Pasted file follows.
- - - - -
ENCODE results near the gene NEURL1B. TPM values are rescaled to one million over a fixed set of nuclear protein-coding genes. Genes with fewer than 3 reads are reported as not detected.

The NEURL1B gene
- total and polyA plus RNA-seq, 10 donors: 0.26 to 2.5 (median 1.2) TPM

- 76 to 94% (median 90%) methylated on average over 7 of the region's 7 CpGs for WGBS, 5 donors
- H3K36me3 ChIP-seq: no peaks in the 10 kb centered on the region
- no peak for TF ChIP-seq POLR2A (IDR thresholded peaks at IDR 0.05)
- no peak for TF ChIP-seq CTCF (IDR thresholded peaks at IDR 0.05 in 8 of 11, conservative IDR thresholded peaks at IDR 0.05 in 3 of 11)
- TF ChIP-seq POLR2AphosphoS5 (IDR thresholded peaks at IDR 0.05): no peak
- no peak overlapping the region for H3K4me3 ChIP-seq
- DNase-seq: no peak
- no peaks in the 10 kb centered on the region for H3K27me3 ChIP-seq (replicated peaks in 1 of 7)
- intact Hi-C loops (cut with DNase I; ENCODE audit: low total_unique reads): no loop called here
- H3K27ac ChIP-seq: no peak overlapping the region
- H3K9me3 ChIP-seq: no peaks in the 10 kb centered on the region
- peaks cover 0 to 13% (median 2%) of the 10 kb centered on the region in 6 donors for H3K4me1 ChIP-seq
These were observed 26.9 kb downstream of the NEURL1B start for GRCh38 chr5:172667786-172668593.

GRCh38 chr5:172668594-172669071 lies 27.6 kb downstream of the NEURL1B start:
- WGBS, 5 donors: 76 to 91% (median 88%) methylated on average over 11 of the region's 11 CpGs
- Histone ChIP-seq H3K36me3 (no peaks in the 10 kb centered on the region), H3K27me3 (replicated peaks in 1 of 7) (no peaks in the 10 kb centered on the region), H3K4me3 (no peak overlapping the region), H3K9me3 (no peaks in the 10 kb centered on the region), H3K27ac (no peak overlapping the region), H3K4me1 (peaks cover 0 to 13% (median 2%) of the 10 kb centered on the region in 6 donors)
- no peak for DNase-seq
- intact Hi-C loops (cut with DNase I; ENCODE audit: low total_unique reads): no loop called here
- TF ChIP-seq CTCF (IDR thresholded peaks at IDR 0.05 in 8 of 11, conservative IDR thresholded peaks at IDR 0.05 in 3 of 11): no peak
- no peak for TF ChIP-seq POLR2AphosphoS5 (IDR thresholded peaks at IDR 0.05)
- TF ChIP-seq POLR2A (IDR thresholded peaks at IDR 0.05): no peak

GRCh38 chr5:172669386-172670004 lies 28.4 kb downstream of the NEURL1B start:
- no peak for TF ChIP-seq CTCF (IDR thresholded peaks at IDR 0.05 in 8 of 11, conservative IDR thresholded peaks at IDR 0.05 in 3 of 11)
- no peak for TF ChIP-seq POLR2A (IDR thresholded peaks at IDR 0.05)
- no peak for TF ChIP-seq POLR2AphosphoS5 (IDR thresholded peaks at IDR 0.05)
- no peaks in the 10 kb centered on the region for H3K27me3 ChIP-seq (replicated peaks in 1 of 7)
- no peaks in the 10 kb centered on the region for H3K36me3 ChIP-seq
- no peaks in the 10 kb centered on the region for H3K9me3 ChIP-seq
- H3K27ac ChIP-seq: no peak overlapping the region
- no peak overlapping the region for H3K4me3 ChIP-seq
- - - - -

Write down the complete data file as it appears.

ENCODE results near the gene NEURL1B. TPM values are rescaled to one million over a fixed set of nuclear protein-coding genes. Genes with fewer than 3 reads are reported as not detected.

The NEURL1B gene
- total and polyA plus RNA-seq, 10 donors: 0.26 to 2.5 (median 1.2) TPM

- 76 to 94% (median 90%) methylated on average over 7 of the region's 7 CpGs for WGBS, 5 donors
- H3K36me3 ChIP-seq: no peaks in the 10 kb centered on the region
- no peak for TF ChIP-seq POLR2A (IDR thresholded peaks at IDR 0.05)
- no peak for TF ChIP-seq CTCF (IDR thresholded peaks at IDR 0.05 in 8 of 11, conservative IDR thresholded peaks at IDR 0.05 in 3 of 11)
- TF ChIP-seq POLR2AphosphoS5 (IDR thresholded peaks at IDR 0.05): no peak
- no peak overlapping the region for H3K4me3 ChIP-seq
- DNase-seq: no peak
- no peaks in the 10 kb centered on the region for H3K27me3 ChIP-seq (replicated peaks in 1 of 7)
- intact Hi-C loops (cut with DNase I; ENCODE audit: low total_unique reads): no loop called here
- H3K27ac ChIP-seq: no peak overlapping the region
- H3K9me3 ChIP-seq: no peaks in the 10 kb centered on the region
- peaks cover 0 to 13% (median 2%) of the 10 kb centered on the region in 6 donors for H3K4me1 ChIP-seq
These were observed 26.9 kb downstream of the NEURL1B start for GRCh38 chr5:172667786-172668593.

GRCh38 chr5:172668594-172669071 lies 27.6 kb downstream of the NEURL1B start:
- WGBS, 5 donors: 76 to 91% (median 88%) methylated on average over 11 of the region's 11 CpGs
- Histone ChIP-seq H3K36me3 (no peaks in the 10 kb centered on the region), H3K27me3 (replicated peaks in 1 of 7) (no peaks in the 10 kb centered on the region), H3K4me3 (no peak overlapping the region), H3K9me3 (no peaks in the 10 kb centered on the region), H3K27ac (no peak overlapping the region), H3K4me1 (peaks cover 0 to 13% (median 2%) of the 10 kb centered on the region in 6 donors)
- no peak for DNase-seq
- intact Hi-C loops (cut with DNase I; ENCODE audit: low total_unique reads): no loop called here
- TF ChIP-seq CTCF (IDR thresholded peaks at IDR 0.05 in 8 of 11, conservative IDR thresholded peaks at IDR 0.05 in 3 of 11): no peak
- no peak for TF ChIP-seq POLR2AphosphoS5 (IDR thresholded peaks at IDR 0.05)
- TF ChIP-seq POLR2A (IDR thresholded peaks at IDR 0.05): no peak

GRCh38 chr5:172669386-172670004 lies 28.4 kb downstream of the NEURL1B start:
- no peak for TF ChIP-seq CTCF (IDR thresholded peaks at IDR 0.05 in 8 of 11, conservative IDR thresholded peaks at IDR 0.05 in 3 of 11)
- no peak for TF ChIP-seq POLR2A (IDR thresholded peaks at IDR 0.05)
- no peak for TF ChIP-seq POLR2AphosphoS5 (IDR thresholded peaks at IDR 0.05)
- no peaks in the 10 kb centered on the region for H3K27me3 ChIP-seq (replicated peaks in 1 of 7)
- no peaks in the 10 kb centered on the region for H3K36me3 ChIP-seq
- no peaks in the 10 kb centered on the region for H3K9me3 ChIP-seq
- H3K27ac ChIP-seq: no peak overlapping the region
- no peak overlapping the region for H3K4me3 ChIP-seq